Just before our plane landed at Kennedy Airport in New York, the flight attendant came on the intercom and told everybody to have their passports ready as they left the plane. We were not familiar with post-9/11 (I hate that phrase, it sounds to much like “post-apocalypse”) security, but the mumbling from other passengers made us think this was not typical.

As we were de-planing, two guys inside the jetway to the terminal were looking at everyone’s passport and waving them through. As they read mine, one said to the other, “This is the one we’re looking for.” Then to me, “Please follow us.” They didn’t check anyone else after they led me away.

I asked them to let my wife and son follow us and they confusedly agreed. I was led to a small hallway just before the giant customs gateway. I sat there for about five minutes giving confused shrugs to my wife as I tried to convey that I had no idea what was going on.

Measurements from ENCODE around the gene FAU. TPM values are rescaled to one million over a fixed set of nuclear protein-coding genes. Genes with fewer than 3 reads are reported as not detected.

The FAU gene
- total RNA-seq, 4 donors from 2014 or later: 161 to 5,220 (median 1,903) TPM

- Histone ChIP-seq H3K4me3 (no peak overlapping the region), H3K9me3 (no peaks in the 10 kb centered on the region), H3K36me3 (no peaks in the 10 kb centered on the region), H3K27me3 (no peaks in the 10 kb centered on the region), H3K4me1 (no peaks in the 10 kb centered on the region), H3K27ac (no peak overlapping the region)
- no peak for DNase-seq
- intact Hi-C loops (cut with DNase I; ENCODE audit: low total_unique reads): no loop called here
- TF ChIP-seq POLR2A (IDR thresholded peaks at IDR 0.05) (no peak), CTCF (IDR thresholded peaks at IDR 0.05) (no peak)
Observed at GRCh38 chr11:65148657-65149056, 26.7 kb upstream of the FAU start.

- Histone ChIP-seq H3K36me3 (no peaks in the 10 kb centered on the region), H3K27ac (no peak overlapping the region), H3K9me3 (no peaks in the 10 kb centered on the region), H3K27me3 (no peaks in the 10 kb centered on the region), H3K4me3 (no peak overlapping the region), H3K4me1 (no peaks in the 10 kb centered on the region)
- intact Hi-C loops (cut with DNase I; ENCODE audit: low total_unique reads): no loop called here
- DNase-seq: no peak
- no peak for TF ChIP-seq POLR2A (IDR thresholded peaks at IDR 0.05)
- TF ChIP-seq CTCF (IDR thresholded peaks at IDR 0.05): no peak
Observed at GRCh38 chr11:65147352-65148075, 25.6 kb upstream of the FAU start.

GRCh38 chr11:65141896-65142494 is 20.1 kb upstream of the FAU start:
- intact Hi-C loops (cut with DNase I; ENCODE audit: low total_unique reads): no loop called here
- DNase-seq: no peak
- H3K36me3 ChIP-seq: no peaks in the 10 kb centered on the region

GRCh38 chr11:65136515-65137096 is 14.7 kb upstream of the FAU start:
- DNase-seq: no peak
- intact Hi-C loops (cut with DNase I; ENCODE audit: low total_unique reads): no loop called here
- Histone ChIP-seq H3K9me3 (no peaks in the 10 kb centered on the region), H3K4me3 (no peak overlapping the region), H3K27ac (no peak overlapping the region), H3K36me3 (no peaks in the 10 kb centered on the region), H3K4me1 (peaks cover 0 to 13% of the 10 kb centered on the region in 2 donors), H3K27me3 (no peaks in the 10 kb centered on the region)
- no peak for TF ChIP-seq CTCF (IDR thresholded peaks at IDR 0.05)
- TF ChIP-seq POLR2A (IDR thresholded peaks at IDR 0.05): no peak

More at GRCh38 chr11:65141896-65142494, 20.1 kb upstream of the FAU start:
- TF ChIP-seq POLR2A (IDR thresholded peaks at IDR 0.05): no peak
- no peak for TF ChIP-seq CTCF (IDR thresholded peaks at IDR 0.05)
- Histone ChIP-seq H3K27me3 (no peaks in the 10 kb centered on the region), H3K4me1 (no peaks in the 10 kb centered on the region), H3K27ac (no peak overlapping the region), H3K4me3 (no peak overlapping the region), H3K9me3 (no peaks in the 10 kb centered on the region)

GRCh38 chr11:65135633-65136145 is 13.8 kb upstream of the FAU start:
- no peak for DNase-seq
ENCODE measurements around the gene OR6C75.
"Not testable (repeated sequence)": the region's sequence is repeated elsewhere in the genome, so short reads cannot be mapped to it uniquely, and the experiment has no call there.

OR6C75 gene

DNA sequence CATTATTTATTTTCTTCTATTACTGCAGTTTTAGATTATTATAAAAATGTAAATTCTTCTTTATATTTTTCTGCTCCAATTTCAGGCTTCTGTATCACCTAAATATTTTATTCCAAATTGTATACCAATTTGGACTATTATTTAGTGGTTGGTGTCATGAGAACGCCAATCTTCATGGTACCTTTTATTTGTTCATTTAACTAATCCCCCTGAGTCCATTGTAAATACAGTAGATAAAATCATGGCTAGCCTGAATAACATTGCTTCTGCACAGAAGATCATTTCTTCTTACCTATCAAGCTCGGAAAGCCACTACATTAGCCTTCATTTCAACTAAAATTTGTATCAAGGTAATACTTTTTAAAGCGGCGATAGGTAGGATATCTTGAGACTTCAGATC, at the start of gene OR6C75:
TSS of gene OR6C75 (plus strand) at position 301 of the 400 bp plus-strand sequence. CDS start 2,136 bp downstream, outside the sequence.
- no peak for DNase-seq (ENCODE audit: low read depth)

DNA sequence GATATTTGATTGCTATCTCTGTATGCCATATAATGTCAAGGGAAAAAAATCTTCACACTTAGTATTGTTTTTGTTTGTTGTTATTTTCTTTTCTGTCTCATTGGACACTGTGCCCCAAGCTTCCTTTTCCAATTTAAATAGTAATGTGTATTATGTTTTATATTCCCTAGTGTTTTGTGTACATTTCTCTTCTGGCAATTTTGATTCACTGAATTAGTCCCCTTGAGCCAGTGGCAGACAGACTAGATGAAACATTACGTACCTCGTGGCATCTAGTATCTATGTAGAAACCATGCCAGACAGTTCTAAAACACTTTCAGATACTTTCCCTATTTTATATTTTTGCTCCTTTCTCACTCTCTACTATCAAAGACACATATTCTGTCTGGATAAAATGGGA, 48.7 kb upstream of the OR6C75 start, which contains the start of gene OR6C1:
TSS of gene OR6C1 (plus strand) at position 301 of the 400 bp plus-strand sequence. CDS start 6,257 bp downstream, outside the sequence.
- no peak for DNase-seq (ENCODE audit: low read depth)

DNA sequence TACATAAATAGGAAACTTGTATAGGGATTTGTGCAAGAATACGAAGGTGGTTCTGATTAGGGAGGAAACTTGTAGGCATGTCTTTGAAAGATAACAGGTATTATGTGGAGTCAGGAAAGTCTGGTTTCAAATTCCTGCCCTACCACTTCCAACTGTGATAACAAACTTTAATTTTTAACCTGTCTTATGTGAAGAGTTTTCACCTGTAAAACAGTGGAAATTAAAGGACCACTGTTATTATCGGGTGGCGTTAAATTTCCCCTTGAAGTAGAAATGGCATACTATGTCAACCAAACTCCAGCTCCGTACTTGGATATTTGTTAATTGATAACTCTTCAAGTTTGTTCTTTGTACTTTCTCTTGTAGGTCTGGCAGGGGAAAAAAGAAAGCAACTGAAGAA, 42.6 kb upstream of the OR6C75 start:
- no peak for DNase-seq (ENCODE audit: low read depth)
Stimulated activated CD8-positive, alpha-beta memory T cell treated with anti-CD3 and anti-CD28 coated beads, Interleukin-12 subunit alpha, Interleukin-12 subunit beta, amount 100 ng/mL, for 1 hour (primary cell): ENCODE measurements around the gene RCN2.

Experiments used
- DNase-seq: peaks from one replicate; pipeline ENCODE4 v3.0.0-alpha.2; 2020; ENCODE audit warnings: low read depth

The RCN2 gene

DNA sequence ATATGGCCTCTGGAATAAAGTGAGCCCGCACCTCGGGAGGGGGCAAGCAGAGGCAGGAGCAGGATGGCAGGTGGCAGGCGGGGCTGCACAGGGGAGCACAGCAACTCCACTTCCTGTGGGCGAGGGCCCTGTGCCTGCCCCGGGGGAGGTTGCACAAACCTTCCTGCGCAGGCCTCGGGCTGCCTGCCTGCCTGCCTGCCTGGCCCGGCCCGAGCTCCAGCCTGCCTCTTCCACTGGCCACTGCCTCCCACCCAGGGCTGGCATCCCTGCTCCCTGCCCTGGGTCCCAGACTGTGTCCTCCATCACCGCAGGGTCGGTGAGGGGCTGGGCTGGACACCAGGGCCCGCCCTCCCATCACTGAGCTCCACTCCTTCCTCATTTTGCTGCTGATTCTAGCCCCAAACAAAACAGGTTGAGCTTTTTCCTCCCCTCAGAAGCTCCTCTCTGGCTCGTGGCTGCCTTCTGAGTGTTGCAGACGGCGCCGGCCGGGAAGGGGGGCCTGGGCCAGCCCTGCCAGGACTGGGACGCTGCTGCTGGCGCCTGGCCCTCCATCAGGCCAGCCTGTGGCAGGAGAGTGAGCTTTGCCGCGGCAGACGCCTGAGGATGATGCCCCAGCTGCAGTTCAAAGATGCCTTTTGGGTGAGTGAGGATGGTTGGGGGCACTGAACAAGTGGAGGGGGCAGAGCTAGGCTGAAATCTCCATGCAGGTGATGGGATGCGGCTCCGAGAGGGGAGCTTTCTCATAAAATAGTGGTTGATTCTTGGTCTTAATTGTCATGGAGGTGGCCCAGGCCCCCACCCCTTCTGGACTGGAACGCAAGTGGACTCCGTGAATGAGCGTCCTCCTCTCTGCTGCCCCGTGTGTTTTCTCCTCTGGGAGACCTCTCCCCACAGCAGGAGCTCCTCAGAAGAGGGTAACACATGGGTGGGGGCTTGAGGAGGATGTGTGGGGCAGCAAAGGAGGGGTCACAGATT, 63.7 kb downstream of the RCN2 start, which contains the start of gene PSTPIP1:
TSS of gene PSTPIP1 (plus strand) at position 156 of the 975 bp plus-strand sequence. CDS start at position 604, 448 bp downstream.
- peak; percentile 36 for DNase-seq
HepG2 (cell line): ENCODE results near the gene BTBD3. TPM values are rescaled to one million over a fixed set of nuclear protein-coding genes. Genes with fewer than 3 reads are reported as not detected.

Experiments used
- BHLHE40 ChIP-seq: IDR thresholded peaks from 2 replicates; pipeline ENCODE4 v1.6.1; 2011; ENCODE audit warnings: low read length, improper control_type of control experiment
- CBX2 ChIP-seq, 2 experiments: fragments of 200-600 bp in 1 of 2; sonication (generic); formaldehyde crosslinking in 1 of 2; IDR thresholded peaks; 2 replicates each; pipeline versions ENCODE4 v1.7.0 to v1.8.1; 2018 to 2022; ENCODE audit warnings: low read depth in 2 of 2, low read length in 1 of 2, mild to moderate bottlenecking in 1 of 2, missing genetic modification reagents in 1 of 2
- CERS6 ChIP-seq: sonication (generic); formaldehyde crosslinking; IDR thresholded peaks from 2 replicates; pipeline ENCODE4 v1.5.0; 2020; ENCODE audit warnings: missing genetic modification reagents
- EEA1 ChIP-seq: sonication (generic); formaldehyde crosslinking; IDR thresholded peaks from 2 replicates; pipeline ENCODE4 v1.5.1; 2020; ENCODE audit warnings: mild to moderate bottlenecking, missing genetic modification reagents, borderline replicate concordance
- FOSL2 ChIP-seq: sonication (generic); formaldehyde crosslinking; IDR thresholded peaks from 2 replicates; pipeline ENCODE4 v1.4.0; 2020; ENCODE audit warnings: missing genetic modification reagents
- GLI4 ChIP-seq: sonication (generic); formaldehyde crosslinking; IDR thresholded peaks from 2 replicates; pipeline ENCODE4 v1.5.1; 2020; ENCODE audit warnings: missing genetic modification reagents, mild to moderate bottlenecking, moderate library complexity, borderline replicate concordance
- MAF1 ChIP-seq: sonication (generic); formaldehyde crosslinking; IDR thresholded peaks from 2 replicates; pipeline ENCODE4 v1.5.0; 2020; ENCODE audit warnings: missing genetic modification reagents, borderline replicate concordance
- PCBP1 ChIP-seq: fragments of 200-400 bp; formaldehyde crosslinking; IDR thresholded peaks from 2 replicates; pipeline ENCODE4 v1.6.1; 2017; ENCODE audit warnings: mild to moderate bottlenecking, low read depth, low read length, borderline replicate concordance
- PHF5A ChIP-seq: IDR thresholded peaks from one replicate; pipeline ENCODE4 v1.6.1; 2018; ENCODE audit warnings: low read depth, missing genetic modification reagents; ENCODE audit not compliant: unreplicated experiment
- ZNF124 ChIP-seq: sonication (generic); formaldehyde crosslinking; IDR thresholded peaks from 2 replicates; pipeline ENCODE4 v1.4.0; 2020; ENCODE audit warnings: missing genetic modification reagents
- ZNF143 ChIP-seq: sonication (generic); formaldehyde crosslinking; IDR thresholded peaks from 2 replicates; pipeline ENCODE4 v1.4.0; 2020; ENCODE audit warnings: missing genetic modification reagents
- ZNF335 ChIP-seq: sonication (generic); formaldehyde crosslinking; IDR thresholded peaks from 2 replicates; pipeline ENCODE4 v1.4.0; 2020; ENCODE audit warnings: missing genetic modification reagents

An FBI agent led me to a small room not big enough for even his desk and computer. He apologized for the inconvenience and made some small talk about increased security. He asked me some very general questions about information on my passport and then said, “This is the important question: Have you ever lived in New York City?”

I replied, “I like to visit New York, but I have never lived there.” He apologized for the inconvenience and let me explain to my family that I was not going to jail. We managed to just barely catch our connecting flight to Baltimore and returned home uneventfully.

I was puzzled because nobody involved seemed aware that I was traveling with relatives of the same surname. Not to mention that my wife’s gender-ambiguous first name would also make her a likely Irish Malotov cocktail-throwing suspect. They were after me, and it was clear they had cast the net a little wide. I was not the terrorist they were looking for, but what was the use in trying to catch me and other potential suspects as we got OFF the plane?